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Broadcasting in UDG Radio Networks with Unknown Topology . Weizmann Liverpool Weizmann Québec Weizmann Liverpool. Yuval Emek, Leszek Gąsieniec, Erez Kantor, Andrzej Pelc, David Peleg, Chang Su, . stations = points in. UDG radio networks. transmitting range = 1. unit disk graph – UDG

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Broadcasting in UDG Radio Networks with Unknown Topology

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Broadcasting in udg radio networks with unknown topology l.jpg

Broadcasting in UDG Radio Networks with Unknown Topology

WeizmannLiverpoolWeizmannQuébecWeizmannLiverpool

Yuval Emek, Leszek Gąsieniec, Erez Kantor, Andrzej Pelc,David Peleg, Chang Su,


Udg radio networks l.jpg

  • stations = points in

UDG radio networks

  • transmitting range = 1

  • unit disk graph – UDG

  • (nodes, edges, paths, …)

  • distributed synchronous model

  • in every round: transmit or receive

  • message heard iff exactly one neighbor transmits

  • else: silence or collision (same effect)


Distributed synchronous model l.jpg

distributed synchronous model

(1) no transmission (silence)

(2) single transmission

(3) multiple transmission

v can receive the message from u

v

u

w

vcannotreceive the message


Distributed synchronous model4 l.jpg

distributed synchronous model

(1) no transmission (silence)

(3) multiple transmission

  • collisions cannot be distinguished from silence

v

u

w

vcannotreceive the message


Unknown topology ad hoc l.jpg

Unknown topology (ad hoc)

  • a unique coordinate system

  • each node knows its own coordinates

  • does not know the:

  • coordinates of any other node

  • the number of nodes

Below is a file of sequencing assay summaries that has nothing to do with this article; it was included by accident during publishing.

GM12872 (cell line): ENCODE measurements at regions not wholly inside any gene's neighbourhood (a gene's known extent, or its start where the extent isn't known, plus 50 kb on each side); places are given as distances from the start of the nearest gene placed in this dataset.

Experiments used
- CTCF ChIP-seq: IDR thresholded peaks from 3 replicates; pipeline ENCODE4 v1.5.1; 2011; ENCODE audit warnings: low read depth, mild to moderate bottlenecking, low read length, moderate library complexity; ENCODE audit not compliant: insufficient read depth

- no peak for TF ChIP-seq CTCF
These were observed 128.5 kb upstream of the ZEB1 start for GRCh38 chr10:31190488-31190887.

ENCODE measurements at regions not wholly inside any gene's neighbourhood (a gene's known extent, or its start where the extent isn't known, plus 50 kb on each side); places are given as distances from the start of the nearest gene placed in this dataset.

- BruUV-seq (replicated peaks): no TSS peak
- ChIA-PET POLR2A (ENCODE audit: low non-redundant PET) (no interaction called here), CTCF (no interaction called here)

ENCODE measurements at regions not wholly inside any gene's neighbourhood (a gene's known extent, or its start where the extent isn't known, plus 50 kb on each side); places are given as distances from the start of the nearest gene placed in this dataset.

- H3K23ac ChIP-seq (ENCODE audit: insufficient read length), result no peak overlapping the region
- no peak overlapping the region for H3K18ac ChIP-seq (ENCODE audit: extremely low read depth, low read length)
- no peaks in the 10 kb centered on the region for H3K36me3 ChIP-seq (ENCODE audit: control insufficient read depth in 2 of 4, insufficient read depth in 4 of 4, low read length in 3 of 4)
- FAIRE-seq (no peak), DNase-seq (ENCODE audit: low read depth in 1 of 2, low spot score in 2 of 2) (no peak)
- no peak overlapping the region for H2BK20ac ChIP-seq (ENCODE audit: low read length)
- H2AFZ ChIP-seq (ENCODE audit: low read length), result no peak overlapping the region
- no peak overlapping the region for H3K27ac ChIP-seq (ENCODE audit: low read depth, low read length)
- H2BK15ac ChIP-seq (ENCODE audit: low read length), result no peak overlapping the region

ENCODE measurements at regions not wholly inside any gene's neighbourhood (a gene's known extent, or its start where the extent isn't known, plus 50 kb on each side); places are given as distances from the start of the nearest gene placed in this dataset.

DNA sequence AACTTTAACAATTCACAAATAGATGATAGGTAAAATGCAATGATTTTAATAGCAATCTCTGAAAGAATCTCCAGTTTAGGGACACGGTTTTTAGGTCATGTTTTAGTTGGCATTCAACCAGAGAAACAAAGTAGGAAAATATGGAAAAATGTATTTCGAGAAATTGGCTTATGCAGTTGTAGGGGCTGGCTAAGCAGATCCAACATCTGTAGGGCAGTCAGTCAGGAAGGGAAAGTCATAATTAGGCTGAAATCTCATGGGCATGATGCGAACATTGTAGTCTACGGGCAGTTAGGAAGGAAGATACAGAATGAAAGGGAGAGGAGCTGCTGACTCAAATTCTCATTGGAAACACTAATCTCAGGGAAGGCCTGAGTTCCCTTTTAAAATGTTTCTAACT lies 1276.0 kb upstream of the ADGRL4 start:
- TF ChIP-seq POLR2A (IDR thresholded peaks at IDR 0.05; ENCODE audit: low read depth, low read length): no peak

• the diameter


Unknown topology ad hoc6 l.jpg

Unknown topology (ad hoc)

  • known granularity g =

  • inverse of minimum Euclidean distance

  • , for every pair of nodes

  • typically:d is much smaller then 1 and g is much larger than 1


Broadcasting l.jpg

Broadcasting

  • a distinguished source node

  • source’s message should be heard by all nodes

  • remote nodes – use graph’s paths

  • connected graphs


Broadcasting8 l.jpg

Broadcasting

  • two models are considered:

  • conditional wake up: - nodes are initially idle

  • wakes up upon hearing a message

  • spontaneous wake up:

  • – all nodes are awake from the beginning

  • execution time =

  • #rounds until all nodes hear the source’s message


Deterministic model l.jpg

Deterministic model

  • decisions of a node on round tdepends only on:

  • own coordinates

  • t itself

  • messages heard so far


This work l.jpg

  • = diameter of the UDG network (in hops)

  • = granularity: inverse of min Euclidean distance

  • s

  • v

This work

  • execution time depends on two parameters:

  • not Euclidean diameter


This work11 l.jpg

This work

  • upper bound

  • lower bound

  • conditionalwake up

  • spontaneouswake up


Previous results l.jpg

Previous results

  • roughly divided into 2 subareas:

  • centralized: complete knowledge, designing fast schedulers

  • distributed: local knowledge, designing fast protocols (this work)


Centralized model l.jpg

  • from

  • to

  • Alon, Bar-Noy, Linial, Peleg ’91: constant D

Centralized model

  • Chlamtac, Kutten ’85: formulating the model of radio networks

  • Chlamtac, Weinstein ‘91

  • Gaber, Mansour ‘95

  • Elkin, Kortsarz ‘05

  • Gasieniec, Peleg, Xin ‘05

  • Kowalski, Pelc (to appear)


Distributed model l.jpg

  • Bar-Yehuda, Goldreich, Itai ’92:

  • Kushilevitz, Mansour ’98:

  • Czumaj, Rytter ’03:

Distributed model

  • unknown topology, no labels, randomized:

  • first to study distributed broadcasting (also deterministic)

  • (tight!)


Distributed model15 l.jpg

  • Chlebus, Gasieniec, Gibbons, Pelc, Rytter ’02:

  • Kowalski, Pelc ’05:

Distributed model

  • unknown topology, knowing own labels, spontaneous wake up, deterministic:

  • Kowalski, Pelc ’05: unknown topology, knowing own labels, conditional wake up, deterministic


Spontaneous wake up lower bound l.jpg

Spontaneous wake up – lower bound

  • Theorem. deterministic broadcasting algorithm A, and  choice of parameters D,g,  UDG network N of diameter D and granularity g s.t. A requires

  • rounds to broadcast in N under the spontaneous wake up model.


Chain networks l.jpg

  • clusters

  • k consists of

  • cells

Chain networks

  • each cell may be occupied with a node or empty

  • each cluster contain at least one occupied cell

  • source cell (always occupied) in source cluster 0


Chain networks18 l.jpg

  • clusters

  • form a clique

Chain networks

  • there is no edge between any and any for |k-i|>1